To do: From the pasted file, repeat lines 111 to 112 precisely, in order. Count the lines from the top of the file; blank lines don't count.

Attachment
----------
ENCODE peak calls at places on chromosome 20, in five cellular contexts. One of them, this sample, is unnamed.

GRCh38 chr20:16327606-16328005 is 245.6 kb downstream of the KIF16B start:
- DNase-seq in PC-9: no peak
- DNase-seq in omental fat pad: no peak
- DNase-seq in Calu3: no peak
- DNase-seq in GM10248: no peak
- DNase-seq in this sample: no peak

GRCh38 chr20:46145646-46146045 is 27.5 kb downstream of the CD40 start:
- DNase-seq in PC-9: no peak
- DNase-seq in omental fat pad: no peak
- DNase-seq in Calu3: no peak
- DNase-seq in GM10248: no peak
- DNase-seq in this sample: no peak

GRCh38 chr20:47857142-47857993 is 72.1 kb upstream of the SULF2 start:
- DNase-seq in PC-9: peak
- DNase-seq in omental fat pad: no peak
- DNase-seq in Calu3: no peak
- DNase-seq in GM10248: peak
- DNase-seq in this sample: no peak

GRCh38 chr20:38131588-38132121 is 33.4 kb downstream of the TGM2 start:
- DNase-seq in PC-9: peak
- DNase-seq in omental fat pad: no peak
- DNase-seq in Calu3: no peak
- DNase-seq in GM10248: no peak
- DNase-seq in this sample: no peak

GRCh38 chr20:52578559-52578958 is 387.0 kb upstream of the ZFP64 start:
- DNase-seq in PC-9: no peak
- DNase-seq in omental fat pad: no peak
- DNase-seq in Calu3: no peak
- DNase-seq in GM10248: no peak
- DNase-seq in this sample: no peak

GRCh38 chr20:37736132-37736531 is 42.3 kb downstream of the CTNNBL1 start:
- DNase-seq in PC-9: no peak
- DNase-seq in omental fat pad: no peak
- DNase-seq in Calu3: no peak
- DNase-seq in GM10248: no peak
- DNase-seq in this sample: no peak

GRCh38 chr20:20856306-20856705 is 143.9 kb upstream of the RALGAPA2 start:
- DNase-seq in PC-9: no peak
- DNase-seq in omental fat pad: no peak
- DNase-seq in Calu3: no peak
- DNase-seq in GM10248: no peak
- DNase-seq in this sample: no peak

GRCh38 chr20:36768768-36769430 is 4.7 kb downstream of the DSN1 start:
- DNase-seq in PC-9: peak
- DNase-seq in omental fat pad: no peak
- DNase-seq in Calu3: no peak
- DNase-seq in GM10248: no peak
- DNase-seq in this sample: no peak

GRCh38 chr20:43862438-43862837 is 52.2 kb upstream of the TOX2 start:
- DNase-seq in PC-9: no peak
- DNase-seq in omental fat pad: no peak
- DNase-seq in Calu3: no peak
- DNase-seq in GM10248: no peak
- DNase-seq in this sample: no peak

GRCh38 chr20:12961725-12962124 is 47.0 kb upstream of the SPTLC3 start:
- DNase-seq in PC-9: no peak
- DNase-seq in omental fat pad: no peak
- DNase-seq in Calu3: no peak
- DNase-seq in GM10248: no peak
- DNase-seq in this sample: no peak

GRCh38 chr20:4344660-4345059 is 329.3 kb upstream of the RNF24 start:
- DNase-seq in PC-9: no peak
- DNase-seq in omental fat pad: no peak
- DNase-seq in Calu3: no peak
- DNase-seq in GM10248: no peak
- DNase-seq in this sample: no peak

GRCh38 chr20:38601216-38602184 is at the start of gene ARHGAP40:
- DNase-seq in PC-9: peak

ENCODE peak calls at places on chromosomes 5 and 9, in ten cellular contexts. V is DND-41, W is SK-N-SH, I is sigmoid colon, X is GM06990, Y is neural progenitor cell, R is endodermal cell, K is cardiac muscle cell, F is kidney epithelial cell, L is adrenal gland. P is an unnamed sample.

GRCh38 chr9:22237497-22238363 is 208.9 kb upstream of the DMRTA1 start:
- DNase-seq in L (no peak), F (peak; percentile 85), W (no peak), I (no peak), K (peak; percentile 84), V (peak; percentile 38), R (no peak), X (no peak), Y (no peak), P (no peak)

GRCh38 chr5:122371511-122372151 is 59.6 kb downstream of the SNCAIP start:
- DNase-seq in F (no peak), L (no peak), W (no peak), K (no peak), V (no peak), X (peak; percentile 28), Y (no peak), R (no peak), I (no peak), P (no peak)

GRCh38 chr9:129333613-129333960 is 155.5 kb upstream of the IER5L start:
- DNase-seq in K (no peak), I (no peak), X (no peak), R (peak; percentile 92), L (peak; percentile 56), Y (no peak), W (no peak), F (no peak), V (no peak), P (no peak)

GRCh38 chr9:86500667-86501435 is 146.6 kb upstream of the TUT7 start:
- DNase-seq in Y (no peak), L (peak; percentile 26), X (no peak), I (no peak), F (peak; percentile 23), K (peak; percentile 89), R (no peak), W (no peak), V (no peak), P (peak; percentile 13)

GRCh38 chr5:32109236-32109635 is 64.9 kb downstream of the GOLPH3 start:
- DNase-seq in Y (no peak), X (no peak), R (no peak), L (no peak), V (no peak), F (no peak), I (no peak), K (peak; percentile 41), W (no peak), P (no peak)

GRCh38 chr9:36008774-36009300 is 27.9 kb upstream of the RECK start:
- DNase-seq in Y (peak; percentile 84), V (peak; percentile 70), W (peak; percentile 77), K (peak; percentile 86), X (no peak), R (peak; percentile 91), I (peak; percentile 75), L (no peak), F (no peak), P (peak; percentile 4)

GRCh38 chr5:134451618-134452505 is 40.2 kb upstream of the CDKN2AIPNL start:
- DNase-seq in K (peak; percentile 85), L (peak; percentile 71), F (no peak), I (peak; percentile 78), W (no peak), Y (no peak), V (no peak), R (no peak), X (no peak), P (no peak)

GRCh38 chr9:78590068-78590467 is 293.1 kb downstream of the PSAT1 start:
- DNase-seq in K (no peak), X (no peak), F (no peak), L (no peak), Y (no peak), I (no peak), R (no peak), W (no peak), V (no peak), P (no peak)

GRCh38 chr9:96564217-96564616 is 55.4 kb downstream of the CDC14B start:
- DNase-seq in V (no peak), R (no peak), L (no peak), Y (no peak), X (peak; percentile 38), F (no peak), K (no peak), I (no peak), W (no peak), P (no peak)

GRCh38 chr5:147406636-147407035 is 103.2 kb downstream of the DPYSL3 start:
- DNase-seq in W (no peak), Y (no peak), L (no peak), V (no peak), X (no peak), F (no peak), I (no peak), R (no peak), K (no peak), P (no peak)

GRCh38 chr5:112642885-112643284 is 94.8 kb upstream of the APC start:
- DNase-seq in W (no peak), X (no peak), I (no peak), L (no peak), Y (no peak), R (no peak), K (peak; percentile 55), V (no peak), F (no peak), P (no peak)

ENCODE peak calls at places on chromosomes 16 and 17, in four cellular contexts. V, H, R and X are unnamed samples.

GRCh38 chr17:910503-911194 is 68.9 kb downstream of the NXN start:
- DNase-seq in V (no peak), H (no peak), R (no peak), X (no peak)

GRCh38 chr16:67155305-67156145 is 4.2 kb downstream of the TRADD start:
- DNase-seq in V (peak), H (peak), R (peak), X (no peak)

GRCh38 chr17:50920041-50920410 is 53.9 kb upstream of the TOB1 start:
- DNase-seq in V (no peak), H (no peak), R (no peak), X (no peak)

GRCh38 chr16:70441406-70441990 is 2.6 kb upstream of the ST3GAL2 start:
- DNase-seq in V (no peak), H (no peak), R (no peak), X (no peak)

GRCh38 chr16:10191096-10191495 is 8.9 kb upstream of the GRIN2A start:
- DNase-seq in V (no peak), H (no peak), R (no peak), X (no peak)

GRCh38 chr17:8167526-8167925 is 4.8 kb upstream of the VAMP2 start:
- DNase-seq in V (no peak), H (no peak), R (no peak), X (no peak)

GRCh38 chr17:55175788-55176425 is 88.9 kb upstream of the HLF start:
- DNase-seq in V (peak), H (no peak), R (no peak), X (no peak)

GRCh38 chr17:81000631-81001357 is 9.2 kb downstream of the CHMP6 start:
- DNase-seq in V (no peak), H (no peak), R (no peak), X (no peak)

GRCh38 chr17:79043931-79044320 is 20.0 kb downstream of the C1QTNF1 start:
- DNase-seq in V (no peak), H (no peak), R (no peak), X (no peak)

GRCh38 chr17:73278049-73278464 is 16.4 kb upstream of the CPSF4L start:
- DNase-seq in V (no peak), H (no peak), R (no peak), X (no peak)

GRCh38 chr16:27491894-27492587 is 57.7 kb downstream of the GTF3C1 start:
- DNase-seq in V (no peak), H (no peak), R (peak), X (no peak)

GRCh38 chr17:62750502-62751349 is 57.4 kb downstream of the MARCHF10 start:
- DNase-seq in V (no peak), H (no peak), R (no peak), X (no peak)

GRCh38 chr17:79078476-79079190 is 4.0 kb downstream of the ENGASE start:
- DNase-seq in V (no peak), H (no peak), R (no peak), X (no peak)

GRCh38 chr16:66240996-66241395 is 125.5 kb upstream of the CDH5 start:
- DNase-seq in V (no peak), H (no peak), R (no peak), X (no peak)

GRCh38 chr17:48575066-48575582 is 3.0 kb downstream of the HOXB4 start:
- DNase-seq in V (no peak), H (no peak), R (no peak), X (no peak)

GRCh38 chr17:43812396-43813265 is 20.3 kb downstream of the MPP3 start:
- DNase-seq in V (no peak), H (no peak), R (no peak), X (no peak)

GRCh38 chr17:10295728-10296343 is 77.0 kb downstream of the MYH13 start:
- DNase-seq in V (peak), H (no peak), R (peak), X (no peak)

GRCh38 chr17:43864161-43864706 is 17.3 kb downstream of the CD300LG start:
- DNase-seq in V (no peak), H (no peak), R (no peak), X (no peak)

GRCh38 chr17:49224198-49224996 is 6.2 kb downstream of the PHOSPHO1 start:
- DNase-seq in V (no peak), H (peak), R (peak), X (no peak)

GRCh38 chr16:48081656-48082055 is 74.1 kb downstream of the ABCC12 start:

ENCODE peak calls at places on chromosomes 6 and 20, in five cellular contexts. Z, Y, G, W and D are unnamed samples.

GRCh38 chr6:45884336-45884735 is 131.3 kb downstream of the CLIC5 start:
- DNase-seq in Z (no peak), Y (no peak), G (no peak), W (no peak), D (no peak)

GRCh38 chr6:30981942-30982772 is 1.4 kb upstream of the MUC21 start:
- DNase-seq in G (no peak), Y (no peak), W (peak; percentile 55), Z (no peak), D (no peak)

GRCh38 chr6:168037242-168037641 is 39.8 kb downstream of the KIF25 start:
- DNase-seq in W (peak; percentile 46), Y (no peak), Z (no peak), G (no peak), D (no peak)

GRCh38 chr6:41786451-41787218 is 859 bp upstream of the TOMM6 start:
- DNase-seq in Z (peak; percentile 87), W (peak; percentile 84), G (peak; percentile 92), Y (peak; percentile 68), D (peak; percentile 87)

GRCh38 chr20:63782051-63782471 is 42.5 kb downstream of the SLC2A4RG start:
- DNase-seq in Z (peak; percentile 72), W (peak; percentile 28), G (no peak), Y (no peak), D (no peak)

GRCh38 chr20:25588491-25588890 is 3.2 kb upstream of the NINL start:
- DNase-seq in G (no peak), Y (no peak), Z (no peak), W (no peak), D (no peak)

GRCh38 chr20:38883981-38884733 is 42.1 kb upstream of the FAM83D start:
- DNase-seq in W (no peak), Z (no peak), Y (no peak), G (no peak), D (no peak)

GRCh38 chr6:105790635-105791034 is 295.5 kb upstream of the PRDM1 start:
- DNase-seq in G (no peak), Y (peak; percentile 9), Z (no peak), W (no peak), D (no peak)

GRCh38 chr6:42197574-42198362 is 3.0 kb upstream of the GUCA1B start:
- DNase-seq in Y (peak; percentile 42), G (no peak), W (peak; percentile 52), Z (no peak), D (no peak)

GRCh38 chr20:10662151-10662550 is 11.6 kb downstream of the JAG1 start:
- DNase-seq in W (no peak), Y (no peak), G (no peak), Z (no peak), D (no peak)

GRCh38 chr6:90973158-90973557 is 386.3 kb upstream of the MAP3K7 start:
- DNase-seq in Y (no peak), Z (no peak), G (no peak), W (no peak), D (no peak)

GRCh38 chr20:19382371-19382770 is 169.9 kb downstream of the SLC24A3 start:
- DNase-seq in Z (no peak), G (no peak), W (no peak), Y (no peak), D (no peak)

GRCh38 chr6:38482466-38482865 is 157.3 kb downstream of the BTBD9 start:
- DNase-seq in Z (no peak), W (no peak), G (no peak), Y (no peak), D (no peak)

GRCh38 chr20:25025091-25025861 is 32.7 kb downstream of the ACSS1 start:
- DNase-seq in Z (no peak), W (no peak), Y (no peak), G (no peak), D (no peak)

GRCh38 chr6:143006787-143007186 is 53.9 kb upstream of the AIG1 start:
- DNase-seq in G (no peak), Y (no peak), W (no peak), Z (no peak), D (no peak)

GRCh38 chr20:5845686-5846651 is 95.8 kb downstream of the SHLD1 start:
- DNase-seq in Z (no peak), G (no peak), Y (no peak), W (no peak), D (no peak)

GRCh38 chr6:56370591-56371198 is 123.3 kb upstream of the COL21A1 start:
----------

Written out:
- DNase-seq in V (no peak), H (no peak), R (no peak), X (no peak)

GRCh38 chr17:73278049-73278464 is 16.4 kb upstream of the CPSF4L start: